Short peptides: versatile bricks for nanotechnology
March 6, 2012 - 11:00am
Self-assembly of amphiphilic peptides designed during the last ten years by different research groups leads to a large variety of 3D-structures that already found applications in e.g. stabilization of large protein complexes, cell culturing systems etc. Our group has recently suggested a new type of short amphiphilic peptides that exhibits clear charge separation controllable by the pH of the environment. An intricate interplay between electrostatic and hydrophobic interactions and the packing parameter of the peptide molecule leads to a rich pattern of self-assembling behavior ranging from nucleated and pH-dependent self-assembly into tubular and spherical micelles up to pH-independent isodesmic polymerization into thin ribbons.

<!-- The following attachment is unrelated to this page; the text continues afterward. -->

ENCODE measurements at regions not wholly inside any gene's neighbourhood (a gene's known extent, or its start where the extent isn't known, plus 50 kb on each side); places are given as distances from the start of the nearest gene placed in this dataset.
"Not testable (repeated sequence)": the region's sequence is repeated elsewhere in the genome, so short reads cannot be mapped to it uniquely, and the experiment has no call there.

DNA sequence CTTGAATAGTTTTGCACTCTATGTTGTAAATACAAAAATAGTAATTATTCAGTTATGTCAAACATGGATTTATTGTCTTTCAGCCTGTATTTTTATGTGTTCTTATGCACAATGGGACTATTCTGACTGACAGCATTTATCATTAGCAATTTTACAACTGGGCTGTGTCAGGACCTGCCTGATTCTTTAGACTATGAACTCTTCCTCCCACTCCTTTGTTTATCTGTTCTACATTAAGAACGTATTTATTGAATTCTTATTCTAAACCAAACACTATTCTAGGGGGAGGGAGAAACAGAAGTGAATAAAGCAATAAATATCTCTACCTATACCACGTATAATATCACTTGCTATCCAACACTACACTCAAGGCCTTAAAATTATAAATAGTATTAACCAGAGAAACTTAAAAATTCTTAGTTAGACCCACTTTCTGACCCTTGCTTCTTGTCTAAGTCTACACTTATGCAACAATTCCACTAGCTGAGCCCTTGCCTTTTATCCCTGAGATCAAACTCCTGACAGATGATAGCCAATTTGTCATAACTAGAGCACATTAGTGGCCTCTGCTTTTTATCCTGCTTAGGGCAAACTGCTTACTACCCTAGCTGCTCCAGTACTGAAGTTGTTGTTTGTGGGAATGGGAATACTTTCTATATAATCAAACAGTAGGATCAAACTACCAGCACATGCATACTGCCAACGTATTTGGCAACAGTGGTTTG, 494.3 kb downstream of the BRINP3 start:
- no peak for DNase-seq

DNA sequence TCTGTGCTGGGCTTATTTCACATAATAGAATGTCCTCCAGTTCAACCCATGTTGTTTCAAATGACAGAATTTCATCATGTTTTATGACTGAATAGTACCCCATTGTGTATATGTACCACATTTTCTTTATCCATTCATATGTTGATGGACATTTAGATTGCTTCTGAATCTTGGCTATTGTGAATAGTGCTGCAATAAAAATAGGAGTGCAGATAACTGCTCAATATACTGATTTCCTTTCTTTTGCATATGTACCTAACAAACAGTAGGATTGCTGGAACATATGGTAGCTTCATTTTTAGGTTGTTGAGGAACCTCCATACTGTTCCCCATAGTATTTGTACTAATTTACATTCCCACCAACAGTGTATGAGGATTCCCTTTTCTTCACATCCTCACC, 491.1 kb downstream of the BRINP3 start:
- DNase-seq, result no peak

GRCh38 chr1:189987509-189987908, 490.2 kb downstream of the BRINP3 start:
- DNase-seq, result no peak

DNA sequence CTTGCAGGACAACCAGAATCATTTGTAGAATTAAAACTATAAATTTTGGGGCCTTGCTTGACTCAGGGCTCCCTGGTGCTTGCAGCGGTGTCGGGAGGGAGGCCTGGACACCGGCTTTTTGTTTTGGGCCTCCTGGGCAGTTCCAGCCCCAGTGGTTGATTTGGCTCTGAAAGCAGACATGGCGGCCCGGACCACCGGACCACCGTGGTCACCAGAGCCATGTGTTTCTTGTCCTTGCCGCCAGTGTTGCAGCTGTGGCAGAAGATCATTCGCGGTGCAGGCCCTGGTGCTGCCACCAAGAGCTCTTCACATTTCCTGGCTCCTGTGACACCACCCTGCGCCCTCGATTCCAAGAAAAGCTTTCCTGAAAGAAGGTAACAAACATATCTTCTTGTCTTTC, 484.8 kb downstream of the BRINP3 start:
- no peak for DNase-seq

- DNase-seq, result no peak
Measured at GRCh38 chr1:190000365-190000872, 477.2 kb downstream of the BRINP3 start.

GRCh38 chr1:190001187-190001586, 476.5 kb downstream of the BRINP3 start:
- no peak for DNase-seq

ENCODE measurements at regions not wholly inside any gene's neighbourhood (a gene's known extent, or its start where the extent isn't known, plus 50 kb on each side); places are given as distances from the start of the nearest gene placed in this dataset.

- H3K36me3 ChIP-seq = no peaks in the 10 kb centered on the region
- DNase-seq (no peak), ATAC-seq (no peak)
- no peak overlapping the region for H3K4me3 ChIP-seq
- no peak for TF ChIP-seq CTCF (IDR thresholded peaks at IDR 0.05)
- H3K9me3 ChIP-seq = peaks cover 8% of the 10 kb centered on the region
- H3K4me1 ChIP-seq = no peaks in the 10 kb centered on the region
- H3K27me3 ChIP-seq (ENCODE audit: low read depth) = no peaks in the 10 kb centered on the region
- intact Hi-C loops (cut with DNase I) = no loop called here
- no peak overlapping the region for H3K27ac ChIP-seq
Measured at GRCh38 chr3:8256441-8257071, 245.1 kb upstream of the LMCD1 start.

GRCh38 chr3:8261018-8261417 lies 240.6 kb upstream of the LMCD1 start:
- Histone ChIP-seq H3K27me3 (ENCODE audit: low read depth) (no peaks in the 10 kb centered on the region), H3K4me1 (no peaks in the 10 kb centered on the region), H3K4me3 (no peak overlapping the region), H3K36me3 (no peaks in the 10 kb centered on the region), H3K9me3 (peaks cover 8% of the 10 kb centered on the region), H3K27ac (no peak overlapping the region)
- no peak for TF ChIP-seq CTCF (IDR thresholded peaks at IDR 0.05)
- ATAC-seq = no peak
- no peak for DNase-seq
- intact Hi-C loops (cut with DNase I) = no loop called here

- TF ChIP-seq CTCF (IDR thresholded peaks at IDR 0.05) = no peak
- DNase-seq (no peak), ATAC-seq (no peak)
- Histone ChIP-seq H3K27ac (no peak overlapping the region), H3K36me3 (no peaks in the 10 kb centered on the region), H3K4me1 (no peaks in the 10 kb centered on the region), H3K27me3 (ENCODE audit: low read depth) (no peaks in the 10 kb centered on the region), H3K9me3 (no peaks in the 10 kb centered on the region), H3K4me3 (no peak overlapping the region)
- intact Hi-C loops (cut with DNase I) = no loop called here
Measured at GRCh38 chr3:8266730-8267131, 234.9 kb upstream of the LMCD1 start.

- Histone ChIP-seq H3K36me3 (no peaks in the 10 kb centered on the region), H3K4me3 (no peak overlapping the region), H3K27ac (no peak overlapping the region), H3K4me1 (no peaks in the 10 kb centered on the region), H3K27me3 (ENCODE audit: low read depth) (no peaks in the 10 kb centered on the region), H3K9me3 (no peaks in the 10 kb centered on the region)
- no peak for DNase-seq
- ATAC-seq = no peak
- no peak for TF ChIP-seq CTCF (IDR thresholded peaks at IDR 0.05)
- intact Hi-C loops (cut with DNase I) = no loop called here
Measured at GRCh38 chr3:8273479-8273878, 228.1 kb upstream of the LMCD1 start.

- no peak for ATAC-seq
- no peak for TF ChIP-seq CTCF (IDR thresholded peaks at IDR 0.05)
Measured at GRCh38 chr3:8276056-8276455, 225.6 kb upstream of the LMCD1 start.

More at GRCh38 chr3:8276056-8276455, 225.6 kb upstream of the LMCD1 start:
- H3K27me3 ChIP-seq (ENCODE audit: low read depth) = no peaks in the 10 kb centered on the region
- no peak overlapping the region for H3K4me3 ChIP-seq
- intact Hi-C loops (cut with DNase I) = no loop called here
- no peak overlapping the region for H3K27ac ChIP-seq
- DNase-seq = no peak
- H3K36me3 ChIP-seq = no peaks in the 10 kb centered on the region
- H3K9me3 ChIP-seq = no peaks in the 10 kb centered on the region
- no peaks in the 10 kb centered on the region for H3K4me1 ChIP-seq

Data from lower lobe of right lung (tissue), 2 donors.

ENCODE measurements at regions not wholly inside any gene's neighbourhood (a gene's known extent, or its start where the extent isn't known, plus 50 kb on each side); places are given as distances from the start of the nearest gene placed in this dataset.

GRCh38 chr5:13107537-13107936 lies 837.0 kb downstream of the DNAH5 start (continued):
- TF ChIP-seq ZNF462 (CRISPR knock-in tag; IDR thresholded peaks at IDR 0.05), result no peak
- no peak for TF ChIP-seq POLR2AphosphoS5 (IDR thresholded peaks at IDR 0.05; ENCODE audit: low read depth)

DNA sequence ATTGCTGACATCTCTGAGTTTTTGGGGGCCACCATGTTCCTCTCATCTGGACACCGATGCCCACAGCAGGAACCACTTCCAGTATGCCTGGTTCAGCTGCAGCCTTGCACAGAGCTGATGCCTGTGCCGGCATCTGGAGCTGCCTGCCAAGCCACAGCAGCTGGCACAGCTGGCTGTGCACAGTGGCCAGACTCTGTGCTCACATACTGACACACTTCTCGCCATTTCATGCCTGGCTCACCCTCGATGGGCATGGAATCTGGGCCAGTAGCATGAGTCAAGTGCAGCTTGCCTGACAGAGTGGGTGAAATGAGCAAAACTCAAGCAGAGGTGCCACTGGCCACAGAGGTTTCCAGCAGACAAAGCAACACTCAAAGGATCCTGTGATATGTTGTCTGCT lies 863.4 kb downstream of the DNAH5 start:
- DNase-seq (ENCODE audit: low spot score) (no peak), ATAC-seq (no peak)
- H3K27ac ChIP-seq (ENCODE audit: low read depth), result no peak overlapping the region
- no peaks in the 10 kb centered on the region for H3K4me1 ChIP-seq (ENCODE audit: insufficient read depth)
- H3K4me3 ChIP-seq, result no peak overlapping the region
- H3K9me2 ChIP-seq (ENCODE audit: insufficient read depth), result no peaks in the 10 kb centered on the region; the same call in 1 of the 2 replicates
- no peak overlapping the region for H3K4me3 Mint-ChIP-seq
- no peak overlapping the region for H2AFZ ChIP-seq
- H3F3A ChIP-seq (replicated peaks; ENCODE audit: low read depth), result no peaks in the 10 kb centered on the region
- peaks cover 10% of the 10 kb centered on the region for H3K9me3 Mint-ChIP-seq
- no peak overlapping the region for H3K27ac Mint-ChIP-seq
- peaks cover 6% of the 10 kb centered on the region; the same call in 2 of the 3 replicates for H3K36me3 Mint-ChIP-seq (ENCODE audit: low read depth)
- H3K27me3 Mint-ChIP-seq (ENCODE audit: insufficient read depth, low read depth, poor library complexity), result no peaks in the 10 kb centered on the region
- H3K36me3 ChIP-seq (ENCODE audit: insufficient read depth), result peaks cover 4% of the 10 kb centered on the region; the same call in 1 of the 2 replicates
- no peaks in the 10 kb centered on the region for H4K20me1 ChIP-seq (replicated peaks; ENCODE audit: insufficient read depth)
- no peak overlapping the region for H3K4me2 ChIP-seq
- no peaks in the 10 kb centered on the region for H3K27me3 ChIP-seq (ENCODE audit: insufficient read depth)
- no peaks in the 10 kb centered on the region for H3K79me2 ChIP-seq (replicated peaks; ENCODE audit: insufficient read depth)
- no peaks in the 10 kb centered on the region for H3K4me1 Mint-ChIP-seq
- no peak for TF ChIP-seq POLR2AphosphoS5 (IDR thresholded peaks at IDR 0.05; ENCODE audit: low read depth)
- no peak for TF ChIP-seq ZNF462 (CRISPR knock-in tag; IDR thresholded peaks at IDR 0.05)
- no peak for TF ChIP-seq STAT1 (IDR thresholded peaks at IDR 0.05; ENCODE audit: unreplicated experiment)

Another interesting development came from one of the short antimicrobial peptides (AMP), indolicidin. We found that indolicidin, as well as some of its derivatives can assemble on the DNA surface forming smooth and continuous coverage. In nature this phenomenon might be responsible for efficient knocking down the DNA replication and transcription processes in the invading cells while from nanotechnological prospective, it can help designing functional DNA electronics.
1. L. Gurevich, T.W. Poulsen, O. Z. Andersen, N. L. Kildeby and P. Fojan, “pH-dependent self-assembly of the short surfactant-like peptide KA6”, J.Nanoscience and Nanotechnology 10, 7946-7950 (2010)